By Joshua Dykes
With the departure of Neil Robertson the previous night almost everyone’s eyes are now one this man – Ronnie O’Sullivan. With 30 ranking titles and the world record for the shortest ever maximum 147 break at five minutes and 20 seconds, today’s line up against Michael White was sure to please the eager crowds at The Barbican.
White has had to break through three tight matches to get to this stage, the first of which turned into a nail-biting dogfight that finished with him winning the deciding frame at 6-5. As the match started to unfold we looked to be in for another scrap as the frames were tied at one each with both players playing snooker that felt reasonably scrappy.
But the highlight was a stunning 132 break in the third frame to put O’Sullivan 2-1 up. The Rocket stole the fourth as White missed what seemed like a simple red into the middle leaving Ronnie to tidy up with a respectable break of 64, going into the mid-session interval with a comfortable 3-1 lead.
Sullivan was now just two frames away from the fourth round as number five fell his way with a pleasant break of 71 that left White nowhere to be seen. White needed to pull his concentration and nerves together as he would have felt disappointed with a maximum break of 51 so far and a long put success of below 80%. A nice opportunity arose, however, a simple red wobbled the jaw from Ronnie after the first two pots of the sixth frame opening up a fantastic opportunity to build a stronger break.
Ronnie showed his charm throughout the game but nothing came across more comedic as his attempt to hit a brown on the far side of the table from a snookered position where he didn’t move an inch throughout both attempts as the referee moved the ball back.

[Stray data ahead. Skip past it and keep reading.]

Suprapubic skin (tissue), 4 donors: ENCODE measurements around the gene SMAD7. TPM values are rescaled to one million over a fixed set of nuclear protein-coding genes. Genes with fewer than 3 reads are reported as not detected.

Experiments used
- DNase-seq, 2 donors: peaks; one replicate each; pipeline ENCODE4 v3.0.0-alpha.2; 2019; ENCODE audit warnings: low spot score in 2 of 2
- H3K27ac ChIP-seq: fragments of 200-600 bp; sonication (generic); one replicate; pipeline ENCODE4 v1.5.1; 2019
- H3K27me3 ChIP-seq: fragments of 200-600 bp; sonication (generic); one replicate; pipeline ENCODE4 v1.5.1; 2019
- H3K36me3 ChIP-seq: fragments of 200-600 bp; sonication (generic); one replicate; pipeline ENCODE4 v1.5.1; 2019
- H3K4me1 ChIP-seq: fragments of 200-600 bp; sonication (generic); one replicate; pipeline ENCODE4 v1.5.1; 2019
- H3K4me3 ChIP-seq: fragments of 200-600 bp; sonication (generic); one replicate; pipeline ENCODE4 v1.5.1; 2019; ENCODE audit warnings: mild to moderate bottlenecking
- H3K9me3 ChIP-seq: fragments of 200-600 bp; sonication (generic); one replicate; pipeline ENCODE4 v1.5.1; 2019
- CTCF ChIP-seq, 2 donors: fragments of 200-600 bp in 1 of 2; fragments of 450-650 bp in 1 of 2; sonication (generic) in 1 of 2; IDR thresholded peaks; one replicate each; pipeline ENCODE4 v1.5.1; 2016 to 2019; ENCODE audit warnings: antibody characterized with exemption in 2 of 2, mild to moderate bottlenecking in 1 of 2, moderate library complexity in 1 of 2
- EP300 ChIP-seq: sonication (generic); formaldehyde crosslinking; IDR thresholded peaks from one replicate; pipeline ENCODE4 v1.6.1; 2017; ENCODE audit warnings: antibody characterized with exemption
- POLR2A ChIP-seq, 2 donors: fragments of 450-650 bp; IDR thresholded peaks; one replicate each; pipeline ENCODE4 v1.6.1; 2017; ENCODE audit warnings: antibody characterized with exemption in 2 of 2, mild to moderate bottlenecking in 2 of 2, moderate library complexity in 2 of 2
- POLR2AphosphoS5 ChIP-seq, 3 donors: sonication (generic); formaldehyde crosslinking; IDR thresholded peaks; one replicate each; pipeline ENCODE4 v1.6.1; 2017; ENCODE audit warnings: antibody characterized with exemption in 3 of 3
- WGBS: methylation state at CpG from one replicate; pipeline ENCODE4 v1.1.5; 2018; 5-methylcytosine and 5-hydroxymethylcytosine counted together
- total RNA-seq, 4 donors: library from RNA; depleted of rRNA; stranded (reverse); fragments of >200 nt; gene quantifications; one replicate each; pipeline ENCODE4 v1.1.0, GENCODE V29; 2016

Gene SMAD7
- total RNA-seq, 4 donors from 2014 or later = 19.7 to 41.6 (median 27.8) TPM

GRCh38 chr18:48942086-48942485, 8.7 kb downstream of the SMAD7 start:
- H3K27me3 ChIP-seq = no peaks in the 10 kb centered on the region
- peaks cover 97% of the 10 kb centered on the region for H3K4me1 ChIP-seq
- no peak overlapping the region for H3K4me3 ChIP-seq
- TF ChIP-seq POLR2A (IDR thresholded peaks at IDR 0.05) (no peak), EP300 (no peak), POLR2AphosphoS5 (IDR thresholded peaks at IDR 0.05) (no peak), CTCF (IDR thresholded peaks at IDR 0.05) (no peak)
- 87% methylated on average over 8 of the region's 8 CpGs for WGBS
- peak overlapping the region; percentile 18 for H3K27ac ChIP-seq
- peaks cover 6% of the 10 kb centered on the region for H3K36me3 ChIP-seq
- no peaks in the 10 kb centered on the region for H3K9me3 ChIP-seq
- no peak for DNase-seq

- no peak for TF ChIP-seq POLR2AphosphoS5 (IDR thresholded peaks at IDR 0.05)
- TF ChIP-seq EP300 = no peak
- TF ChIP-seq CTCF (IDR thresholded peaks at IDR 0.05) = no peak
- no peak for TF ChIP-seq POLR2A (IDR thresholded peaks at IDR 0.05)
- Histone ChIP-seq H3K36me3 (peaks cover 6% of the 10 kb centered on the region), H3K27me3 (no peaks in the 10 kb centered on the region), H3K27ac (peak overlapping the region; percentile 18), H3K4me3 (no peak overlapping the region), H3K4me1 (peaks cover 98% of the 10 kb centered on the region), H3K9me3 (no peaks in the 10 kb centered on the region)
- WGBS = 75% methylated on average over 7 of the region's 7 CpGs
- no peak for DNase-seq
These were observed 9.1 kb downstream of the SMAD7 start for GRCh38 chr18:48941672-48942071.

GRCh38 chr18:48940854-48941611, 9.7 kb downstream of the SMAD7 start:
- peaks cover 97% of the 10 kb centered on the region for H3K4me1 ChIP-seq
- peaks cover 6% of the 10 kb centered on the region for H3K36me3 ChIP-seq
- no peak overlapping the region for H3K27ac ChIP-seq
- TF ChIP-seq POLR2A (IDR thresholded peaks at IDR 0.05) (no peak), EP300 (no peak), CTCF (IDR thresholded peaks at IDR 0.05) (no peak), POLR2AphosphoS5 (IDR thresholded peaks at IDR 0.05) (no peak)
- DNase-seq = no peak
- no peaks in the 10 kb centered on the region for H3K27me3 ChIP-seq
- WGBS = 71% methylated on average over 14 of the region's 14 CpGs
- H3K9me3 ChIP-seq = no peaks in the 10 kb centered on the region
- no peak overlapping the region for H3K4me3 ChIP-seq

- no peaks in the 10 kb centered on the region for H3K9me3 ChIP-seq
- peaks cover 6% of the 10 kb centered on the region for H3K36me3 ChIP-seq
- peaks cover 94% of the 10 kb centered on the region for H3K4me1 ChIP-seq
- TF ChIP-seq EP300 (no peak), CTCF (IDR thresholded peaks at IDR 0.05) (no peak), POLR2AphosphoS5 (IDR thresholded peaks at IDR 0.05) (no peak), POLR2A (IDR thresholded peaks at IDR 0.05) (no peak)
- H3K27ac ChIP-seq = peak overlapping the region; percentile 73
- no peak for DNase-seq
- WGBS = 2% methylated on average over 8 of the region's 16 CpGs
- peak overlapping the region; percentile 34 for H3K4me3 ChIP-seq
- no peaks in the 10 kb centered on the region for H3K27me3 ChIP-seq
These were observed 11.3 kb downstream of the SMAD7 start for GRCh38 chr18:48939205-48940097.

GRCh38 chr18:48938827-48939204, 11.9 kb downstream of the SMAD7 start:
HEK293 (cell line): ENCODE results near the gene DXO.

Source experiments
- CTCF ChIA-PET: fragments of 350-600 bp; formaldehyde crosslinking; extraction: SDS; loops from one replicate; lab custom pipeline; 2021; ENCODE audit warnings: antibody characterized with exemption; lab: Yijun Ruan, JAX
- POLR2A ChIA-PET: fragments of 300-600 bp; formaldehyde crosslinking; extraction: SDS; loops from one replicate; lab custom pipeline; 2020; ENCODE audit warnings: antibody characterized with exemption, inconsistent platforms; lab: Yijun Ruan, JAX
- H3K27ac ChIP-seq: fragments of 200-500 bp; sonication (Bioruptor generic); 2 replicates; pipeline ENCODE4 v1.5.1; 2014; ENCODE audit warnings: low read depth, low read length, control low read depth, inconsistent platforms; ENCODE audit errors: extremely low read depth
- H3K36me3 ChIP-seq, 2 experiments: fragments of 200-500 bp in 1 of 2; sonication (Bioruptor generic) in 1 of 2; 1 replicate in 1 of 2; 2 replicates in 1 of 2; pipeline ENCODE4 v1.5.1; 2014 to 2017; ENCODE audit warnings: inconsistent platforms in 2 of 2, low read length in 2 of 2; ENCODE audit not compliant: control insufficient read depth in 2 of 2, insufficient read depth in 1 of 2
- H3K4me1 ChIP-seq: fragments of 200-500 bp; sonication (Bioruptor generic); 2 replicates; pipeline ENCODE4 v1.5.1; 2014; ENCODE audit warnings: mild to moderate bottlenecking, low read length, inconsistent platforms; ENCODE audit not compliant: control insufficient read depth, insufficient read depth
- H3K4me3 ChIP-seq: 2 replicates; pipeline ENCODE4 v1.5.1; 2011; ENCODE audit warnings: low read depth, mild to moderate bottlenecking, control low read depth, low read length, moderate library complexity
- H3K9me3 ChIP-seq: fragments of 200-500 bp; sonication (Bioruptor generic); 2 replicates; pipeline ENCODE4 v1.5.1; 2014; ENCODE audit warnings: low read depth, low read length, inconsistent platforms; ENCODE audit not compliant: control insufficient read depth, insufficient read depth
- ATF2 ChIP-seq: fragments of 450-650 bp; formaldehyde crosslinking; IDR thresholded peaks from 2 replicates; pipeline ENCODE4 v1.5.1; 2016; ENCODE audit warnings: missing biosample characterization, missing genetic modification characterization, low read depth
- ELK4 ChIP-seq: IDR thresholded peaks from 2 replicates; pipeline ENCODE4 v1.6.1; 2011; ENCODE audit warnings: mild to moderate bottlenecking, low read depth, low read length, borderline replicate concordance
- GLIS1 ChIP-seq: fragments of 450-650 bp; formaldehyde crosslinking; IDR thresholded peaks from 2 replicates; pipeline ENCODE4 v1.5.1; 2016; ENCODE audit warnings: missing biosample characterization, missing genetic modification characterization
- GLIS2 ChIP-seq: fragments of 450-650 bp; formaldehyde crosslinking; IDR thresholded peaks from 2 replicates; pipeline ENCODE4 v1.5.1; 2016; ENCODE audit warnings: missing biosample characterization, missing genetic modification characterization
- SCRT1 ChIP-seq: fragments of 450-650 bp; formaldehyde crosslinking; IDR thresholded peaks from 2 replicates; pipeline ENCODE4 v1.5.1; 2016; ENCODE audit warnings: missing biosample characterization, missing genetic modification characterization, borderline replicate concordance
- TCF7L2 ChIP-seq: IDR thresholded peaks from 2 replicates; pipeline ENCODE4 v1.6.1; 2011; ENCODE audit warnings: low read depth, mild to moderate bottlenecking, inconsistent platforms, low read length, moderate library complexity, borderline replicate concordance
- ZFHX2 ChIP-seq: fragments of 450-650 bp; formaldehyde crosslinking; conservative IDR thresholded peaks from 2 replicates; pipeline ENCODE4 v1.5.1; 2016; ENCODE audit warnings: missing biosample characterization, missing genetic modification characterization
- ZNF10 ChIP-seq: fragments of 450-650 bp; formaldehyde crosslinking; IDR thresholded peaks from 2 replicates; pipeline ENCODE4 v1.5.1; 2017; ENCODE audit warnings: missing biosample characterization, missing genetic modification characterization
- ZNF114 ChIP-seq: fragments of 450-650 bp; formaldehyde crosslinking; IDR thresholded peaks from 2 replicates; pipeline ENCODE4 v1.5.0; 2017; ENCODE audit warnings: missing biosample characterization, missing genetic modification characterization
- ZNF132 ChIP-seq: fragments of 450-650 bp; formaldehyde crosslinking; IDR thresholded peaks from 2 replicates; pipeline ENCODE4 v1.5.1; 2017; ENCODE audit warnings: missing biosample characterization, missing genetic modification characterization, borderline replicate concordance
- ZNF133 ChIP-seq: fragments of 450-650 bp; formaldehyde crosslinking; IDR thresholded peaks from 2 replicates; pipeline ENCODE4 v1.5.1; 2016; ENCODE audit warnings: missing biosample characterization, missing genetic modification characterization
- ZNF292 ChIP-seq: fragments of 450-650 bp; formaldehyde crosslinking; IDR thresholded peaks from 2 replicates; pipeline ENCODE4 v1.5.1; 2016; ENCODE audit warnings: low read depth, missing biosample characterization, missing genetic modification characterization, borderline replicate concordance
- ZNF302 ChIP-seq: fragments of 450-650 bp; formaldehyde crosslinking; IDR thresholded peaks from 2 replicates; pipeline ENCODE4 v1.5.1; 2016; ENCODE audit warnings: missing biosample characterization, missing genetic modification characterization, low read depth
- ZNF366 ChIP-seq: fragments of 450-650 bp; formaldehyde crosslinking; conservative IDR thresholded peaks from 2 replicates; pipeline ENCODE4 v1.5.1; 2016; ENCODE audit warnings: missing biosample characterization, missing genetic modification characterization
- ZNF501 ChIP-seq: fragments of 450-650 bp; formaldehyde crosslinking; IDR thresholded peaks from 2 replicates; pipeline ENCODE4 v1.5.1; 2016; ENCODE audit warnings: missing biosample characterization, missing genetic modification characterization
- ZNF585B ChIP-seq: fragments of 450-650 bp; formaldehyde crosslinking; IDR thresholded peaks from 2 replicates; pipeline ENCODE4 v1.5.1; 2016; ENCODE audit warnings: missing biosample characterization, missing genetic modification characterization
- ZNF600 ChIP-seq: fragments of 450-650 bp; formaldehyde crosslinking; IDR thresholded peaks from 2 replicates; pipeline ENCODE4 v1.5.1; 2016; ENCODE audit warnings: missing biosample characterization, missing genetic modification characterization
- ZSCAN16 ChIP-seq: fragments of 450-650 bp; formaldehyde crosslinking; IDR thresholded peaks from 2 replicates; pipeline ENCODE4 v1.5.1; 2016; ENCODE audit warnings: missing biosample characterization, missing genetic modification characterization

Normally such a proficient long potter, Michael White had many chances in this frame to put reds that were tricky but he said post-match: “I don’t think it was my long game, I just didn’t score high.”
In all the five times champion was starting to show a lack focus as he was feeling quite complacent with the match and it was easy to detect the level of frustration that Michael had with himself as he conceded the frame which was made completely transparent as he digressed “He’s an idol of mine, I just wanted to put on a bit of a show but unfortunately, I never turned up and it’s bitterly frustrating”. The snooker didn’t seem like that of world-class talent from either player but the score now had now turned a rather bleak tide, at 5-1.
In the finale, Ronnie demonstrated why he is named ‘The Rocket’ slotting down a quick 65 break to seal his place in the fourth round but he had sympathy for Michael. He said: “He got loads of bad luck as well and I felt for him.” He added:“It can be frustrating out there and I wasn’t brilliant but I think I scrambled a bit better.” Ronnie will now face off against strong opposition in the form of Barry Hawkins (10th seed) or Sunny Akani (87th seed).
By Joshua Dykes